Some companies design their mascots from the get-go to look like a man in a suit. When I was a kid, the Putt-Putt mascot “Buster Ball” was a particularly solid example of this, with arms too short to hold a putter. As Happy Gilmore might suggest, he was too good for his home.
Here in America, Target and Kmart fight a bitter battle for the handful of consumers who have not welcomed their new Wal-Mart overlords.
In Australia, on the other hand, they are sister stores — Target is a little more upscale and Kmart still has their old 70s logo [freshened up a bit for the millenium, yes]. They are both owned by Australian retail giant Coles Myer.
I was waiting for someone to call them all on the carpet at once. I believe these are all published by actual companies. Someone might actually, or have at one point actually, put these program names on business cards or resumes.
I would like to point out that the next closest K-Mart store to the one I recently covered in these pages is in Commerce Township [MI].
Its road sign is a perfectly preserved relic from the olden days before the whole “Super Kmart” and “BIG Kmart” dichotomy. A huge, red “K,” leaning to the right, with huge, red, lowercase “mart” letters below it. If you get nostalgic for nighttime road signs in the 80s… um… here’s your sign? No, that’s not your sign.
Today, when I saw this. Or perhaps it was yesterday, when I bought this for $10, along with oneathem Nintendo Know Your Roots T-shirts. Sadly, I currently own neither an NES nor an Atari, though I have two of the vintage first-generation Game Boys. You know, the old Game Boy carts really do work on the GBA. They’re ugly as sin, but they work.
Some thoughts on the Prototype Kmart, M-59 @ Liz Lake Rd., White Lake Township [MI]:
I like the modified Kmart logo. It’s the “big K,” but the straight part is grey and the arms of the K form a green arrow over it, and the cursive “mart” is smaller and inside the green part. Did that make any sense? This logo supersedes the red K on all permanent signage, in some cases literally pasted over the red K on elements shared with other Kmart stores. A black and white version [black K, white “mart”] appears on the register receipt. Exceptions: temporary [i.e. weekly sale] signage and fliers, on the soap dispensers in the bathroom, and on price tags for individual items [it would probably not be cost effective to print green price tags for one location]. The checkout clerks were wearing green vests, other store employees were not, though I believe I saw the Entertainment clerk wearing grey.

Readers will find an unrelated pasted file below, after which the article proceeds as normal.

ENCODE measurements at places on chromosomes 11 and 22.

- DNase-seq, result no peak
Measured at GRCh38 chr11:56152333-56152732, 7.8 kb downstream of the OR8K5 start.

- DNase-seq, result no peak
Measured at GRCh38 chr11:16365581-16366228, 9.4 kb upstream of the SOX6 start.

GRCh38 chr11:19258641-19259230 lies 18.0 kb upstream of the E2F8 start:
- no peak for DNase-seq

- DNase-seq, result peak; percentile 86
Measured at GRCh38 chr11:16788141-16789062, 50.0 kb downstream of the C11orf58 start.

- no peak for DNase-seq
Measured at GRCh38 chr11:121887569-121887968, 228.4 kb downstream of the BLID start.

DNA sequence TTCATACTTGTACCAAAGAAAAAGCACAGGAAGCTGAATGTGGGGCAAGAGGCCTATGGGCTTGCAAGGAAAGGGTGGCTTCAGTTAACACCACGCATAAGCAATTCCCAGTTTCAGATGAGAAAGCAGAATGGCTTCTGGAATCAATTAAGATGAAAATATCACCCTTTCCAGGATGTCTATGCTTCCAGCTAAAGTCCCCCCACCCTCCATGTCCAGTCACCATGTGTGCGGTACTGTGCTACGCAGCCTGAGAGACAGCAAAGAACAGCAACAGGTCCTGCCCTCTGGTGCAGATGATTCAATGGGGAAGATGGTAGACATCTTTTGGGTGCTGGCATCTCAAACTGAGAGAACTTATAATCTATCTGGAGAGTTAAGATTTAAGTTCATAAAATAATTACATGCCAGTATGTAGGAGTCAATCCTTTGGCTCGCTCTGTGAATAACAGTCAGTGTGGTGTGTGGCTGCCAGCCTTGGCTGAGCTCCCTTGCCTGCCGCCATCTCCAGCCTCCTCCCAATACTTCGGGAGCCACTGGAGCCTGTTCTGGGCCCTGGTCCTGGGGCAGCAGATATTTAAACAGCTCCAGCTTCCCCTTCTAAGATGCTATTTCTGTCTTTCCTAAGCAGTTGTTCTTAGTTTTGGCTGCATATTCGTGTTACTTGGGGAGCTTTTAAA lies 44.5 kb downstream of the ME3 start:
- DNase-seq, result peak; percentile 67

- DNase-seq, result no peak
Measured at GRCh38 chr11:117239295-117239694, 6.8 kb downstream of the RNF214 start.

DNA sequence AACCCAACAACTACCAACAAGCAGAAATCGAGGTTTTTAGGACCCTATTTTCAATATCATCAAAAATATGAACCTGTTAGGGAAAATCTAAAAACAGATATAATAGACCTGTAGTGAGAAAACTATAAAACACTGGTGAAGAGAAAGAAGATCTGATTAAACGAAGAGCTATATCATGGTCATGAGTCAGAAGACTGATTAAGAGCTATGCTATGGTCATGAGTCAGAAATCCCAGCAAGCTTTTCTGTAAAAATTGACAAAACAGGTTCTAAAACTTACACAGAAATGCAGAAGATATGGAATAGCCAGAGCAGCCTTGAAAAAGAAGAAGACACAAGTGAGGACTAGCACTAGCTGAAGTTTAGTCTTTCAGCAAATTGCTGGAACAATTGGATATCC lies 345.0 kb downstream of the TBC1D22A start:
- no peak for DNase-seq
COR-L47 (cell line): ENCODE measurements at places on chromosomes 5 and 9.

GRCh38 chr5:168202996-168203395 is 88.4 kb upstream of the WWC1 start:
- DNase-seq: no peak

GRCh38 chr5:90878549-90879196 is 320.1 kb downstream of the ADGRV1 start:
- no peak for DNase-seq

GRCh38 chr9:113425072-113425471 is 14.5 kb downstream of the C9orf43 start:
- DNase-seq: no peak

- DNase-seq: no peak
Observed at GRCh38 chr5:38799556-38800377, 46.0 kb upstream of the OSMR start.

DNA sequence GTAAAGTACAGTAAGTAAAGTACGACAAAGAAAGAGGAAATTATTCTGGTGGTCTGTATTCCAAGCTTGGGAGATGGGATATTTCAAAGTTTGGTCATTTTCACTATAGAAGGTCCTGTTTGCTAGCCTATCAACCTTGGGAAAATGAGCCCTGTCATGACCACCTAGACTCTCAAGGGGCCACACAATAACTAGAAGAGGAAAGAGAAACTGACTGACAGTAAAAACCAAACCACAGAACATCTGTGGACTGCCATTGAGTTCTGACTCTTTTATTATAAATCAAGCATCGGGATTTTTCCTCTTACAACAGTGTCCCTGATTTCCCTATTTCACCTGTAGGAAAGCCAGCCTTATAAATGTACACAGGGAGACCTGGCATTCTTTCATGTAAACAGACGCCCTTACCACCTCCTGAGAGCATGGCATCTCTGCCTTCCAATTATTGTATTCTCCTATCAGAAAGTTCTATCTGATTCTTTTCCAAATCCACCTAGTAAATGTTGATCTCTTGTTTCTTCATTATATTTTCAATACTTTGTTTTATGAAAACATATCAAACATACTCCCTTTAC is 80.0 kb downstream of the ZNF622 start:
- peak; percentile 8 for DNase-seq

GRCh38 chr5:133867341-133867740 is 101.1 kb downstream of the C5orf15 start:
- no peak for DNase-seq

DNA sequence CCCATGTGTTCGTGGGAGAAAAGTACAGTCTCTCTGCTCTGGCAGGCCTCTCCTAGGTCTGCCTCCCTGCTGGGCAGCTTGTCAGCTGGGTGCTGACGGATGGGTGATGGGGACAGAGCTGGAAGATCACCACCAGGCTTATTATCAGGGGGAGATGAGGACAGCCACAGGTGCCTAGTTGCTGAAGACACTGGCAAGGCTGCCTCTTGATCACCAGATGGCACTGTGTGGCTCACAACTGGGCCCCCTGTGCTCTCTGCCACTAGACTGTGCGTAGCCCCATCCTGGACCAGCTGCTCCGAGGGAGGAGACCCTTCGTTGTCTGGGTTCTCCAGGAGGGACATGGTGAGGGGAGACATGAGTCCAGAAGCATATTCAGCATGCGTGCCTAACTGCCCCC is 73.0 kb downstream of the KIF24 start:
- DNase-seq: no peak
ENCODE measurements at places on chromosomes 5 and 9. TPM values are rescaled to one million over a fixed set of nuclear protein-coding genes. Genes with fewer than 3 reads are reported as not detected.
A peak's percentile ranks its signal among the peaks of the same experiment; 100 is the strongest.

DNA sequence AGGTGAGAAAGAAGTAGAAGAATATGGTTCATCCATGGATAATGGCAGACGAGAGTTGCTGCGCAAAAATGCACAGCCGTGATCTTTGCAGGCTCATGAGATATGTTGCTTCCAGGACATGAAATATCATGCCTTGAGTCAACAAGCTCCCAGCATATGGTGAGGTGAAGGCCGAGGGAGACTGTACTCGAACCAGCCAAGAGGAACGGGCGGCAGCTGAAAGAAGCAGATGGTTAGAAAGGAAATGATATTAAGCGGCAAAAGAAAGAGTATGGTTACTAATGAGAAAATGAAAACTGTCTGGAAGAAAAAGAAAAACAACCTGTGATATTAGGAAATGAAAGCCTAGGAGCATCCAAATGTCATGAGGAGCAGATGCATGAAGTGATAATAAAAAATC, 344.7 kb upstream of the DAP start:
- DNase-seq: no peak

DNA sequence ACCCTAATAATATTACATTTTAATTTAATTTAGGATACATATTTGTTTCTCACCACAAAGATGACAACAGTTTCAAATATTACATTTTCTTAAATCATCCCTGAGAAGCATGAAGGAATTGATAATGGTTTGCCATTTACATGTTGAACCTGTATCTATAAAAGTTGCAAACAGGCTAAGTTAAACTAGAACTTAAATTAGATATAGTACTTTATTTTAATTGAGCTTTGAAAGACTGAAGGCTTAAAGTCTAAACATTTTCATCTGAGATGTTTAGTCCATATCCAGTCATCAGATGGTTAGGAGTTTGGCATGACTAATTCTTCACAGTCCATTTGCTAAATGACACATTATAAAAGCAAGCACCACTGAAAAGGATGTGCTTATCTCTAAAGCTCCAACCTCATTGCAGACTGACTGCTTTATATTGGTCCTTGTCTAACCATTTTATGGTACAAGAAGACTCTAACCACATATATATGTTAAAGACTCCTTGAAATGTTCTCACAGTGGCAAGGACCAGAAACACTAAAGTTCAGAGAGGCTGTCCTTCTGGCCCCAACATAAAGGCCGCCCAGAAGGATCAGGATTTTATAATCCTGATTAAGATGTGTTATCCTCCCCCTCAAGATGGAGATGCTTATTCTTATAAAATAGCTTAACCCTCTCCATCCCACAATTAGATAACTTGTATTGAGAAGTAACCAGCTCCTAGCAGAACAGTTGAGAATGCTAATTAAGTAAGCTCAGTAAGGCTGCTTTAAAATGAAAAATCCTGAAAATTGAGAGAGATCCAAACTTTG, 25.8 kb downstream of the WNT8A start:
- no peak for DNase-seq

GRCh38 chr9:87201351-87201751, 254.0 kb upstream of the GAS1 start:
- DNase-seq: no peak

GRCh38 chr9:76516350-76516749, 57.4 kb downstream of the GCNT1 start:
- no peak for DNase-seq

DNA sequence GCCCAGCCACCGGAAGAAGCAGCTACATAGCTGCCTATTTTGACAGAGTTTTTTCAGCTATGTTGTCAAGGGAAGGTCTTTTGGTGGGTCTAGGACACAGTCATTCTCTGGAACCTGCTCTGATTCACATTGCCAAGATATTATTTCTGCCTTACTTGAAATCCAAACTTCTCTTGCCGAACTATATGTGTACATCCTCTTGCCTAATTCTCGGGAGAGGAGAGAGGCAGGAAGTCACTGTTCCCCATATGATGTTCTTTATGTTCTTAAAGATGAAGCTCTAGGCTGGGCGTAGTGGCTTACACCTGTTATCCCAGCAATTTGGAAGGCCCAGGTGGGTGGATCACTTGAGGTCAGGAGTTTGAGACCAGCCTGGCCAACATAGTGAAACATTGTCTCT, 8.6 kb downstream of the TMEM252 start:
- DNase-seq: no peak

There is a big aisle in front of the entrance with featured items in it, presumably to grab your attention as you come in the door. The rest of the store radiates out from there. [The photo in the linked article is of the southwest corner of the store, facing west.] The inner walls of the store were lined with cute slogans you would imagine people saying in Kmart TV ads while an instrumental loop of Nico’s “These Days” plays:
“Parenthood would be fabulous if it weren’t for the damned kids.”
“Don’t cry over spilt milk, paper towels are cheap.”
“Why wait out the headache? Self-medicate.”
“Feet grow — shoes don’t.”
“Lowe’s is for sissies. Your Dad bought his lightbulbs here.”
Some of those are the actual slogans on the walls and some I made up. Take a guess.
I bought a Jabra cellphone headset — you know, the in-your-ear kind with the brightly shaped gels that mold to your ear — for $2.00 on clearance. It’s the kind with the mike on the cord. They also had the EarBoom [mike on a little stick], but it’s only marked down to $20, which is barely a clearance price at all. I also bought lightbulbs for my car tail lights [actually, my dad would’ve gone to Murray’s for those, but auto parts places intimidate me the way computer stores intimidate normal people]. So here’s $4 toward the Save K-Mart fund.